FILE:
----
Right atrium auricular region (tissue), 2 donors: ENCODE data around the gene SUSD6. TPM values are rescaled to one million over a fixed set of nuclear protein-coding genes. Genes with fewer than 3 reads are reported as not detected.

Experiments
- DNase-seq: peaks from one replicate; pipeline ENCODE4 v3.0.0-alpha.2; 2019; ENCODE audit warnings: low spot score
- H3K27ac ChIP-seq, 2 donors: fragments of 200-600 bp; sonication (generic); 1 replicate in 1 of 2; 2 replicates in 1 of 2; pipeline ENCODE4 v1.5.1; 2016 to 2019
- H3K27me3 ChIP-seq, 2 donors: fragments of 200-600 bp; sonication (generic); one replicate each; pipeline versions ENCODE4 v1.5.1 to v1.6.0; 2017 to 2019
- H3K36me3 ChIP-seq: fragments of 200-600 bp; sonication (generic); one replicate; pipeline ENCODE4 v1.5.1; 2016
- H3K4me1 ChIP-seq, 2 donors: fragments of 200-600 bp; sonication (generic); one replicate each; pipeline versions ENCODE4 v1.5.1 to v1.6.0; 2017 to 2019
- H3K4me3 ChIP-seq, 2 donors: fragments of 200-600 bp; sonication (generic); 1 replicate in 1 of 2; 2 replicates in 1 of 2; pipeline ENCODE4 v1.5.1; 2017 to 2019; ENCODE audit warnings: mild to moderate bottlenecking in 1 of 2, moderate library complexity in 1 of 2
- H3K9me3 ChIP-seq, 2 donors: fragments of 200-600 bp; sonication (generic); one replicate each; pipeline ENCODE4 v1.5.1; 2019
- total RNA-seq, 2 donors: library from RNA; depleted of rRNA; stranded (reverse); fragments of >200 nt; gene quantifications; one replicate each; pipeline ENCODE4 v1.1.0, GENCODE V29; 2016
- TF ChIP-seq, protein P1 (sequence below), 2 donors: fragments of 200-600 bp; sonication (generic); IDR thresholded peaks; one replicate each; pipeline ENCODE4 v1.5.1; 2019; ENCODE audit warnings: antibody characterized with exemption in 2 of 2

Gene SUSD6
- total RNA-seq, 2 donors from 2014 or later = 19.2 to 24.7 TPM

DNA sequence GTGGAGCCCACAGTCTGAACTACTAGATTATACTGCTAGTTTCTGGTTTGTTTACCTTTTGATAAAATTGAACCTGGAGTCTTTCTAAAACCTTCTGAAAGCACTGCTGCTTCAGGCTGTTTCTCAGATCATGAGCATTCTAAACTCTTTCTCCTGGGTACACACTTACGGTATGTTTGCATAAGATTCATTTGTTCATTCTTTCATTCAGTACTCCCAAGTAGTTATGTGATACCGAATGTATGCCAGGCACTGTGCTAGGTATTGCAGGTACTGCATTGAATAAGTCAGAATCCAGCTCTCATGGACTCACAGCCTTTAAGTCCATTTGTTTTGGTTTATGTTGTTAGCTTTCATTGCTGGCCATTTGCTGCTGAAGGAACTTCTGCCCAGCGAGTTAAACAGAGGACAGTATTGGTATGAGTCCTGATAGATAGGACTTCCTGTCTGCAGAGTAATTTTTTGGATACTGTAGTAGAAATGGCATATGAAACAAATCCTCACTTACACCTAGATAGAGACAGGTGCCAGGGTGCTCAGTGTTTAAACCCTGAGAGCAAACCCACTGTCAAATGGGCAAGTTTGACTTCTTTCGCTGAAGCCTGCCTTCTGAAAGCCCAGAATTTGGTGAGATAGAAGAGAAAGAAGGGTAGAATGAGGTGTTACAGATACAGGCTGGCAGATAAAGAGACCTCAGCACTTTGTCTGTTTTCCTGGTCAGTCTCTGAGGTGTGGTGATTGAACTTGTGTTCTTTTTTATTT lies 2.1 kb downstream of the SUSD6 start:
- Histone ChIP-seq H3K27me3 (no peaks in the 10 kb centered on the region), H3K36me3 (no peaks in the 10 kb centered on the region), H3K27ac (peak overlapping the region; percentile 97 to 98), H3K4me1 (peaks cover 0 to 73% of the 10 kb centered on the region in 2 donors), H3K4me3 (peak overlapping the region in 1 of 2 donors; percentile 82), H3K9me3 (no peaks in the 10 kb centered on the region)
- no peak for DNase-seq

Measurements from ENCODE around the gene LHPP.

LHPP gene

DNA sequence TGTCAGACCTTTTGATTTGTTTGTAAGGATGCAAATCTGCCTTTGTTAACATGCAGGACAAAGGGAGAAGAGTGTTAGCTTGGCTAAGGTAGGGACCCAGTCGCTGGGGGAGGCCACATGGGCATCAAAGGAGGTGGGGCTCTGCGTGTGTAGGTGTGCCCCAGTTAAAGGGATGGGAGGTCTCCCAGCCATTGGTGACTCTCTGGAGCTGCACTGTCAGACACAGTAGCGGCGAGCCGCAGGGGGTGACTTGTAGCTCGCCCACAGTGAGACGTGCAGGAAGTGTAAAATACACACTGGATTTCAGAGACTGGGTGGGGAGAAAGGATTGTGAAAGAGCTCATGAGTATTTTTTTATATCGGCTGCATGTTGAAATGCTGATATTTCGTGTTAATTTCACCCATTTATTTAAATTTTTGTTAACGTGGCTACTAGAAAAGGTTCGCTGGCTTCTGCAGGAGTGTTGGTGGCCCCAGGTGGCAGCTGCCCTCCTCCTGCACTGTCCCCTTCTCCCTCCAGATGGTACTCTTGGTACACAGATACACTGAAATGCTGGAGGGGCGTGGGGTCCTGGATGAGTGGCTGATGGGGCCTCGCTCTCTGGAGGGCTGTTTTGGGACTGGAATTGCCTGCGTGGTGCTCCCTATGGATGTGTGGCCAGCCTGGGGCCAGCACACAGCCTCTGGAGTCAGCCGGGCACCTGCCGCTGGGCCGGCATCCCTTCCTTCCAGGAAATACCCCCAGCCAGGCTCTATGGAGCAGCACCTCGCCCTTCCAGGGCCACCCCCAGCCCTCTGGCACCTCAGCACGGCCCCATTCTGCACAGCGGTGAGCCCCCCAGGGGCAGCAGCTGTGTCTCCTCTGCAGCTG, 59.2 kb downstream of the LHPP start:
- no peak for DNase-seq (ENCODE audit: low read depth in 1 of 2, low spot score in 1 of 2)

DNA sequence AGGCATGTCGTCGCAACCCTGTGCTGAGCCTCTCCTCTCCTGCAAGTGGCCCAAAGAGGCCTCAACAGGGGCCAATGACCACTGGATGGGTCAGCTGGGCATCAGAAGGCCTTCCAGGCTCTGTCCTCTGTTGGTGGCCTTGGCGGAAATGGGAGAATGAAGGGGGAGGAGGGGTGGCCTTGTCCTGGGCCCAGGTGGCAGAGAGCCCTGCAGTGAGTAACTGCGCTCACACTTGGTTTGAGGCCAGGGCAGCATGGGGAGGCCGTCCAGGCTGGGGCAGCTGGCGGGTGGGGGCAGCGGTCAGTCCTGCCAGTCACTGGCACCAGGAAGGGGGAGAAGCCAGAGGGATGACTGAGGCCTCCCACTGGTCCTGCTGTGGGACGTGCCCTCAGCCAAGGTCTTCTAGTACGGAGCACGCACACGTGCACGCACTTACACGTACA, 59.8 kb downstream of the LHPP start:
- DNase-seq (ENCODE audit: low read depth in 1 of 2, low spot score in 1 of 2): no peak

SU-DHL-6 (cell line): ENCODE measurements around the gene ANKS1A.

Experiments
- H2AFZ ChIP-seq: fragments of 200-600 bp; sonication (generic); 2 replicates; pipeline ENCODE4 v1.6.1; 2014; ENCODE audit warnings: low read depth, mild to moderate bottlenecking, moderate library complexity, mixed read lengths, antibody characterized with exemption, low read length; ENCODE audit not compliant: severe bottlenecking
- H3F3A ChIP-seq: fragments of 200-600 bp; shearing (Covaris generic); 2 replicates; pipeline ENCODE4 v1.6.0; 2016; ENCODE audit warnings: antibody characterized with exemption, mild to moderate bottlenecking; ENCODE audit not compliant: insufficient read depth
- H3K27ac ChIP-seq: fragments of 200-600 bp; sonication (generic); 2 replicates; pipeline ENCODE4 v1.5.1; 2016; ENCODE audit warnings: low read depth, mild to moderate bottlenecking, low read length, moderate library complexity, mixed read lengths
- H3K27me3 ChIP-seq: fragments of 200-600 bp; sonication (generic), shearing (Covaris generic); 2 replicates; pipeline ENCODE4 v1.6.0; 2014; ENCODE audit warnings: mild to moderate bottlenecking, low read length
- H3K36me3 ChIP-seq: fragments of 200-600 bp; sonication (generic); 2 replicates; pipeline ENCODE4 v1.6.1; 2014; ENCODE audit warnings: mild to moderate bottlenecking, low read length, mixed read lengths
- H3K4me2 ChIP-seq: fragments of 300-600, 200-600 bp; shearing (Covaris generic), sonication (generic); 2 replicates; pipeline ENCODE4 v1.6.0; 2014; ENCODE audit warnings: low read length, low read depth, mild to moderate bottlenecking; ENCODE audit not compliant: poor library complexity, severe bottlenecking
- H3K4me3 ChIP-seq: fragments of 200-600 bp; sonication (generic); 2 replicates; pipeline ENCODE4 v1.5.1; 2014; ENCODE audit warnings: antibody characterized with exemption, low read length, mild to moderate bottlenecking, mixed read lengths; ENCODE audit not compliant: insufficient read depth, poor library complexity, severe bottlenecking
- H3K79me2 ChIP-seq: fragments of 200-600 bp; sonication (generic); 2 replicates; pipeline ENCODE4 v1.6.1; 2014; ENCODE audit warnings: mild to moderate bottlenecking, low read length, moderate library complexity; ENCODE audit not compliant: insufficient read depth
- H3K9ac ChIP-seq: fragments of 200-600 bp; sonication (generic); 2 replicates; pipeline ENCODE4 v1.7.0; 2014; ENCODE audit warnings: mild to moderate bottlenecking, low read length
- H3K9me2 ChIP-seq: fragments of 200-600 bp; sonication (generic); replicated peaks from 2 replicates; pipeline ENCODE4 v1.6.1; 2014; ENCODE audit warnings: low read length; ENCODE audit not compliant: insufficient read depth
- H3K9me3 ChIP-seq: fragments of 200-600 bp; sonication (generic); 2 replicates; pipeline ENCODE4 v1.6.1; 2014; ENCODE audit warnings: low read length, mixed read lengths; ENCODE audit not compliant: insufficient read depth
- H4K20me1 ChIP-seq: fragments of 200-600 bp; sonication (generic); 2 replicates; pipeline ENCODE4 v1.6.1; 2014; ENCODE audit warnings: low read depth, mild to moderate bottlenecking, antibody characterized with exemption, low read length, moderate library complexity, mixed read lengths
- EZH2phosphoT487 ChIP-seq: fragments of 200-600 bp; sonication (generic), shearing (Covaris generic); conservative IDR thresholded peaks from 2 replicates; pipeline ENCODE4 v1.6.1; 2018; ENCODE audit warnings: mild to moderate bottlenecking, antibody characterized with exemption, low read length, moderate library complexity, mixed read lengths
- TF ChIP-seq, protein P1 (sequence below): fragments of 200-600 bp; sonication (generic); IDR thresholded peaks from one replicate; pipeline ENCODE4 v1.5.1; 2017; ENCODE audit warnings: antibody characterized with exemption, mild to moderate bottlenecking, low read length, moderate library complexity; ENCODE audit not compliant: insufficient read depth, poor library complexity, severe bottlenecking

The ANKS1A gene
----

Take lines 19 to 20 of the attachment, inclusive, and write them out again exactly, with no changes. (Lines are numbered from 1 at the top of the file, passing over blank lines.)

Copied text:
DNA sequence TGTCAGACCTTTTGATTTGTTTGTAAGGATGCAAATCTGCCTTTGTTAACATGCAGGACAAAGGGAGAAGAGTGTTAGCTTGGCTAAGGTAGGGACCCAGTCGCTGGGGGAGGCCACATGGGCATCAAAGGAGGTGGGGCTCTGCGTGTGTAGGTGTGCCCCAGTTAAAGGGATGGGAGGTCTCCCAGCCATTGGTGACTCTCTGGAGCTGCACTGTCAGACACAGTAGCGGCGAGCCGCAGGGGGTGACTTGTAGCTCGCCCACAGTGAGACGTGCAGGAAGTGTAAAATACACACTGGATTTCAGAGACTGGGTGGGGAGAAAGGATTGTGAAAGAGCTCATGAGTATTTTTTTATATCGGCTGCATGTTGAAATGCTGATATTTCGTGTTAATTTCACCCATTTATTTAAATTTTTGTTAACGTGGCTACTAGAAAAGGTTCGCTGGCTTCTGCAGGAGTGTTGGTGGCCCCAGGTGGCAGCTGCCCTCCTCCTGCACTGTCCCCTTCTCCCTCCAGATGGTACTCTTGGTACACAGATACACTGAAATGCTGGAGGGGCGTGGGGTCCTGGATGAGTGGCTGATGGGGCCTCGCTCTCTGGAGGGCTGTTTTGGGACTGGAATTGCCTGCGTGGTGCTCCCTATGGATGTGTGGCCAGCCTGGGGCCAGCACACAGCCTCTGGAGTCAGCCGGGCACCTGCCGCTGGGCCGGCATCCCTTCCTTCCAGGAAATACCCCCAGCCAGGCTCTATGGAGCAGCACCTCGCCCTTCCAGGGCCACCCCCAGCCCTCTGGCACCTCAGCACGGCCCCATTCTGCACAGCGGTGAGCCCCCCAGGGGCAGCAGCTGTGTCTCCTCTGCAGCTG, 59.2 kb downstream of the LHPP start:
- no peak for DNase-seq (ENCODE audit: low read depth in 1 of 2, low spot score in 1 of 2)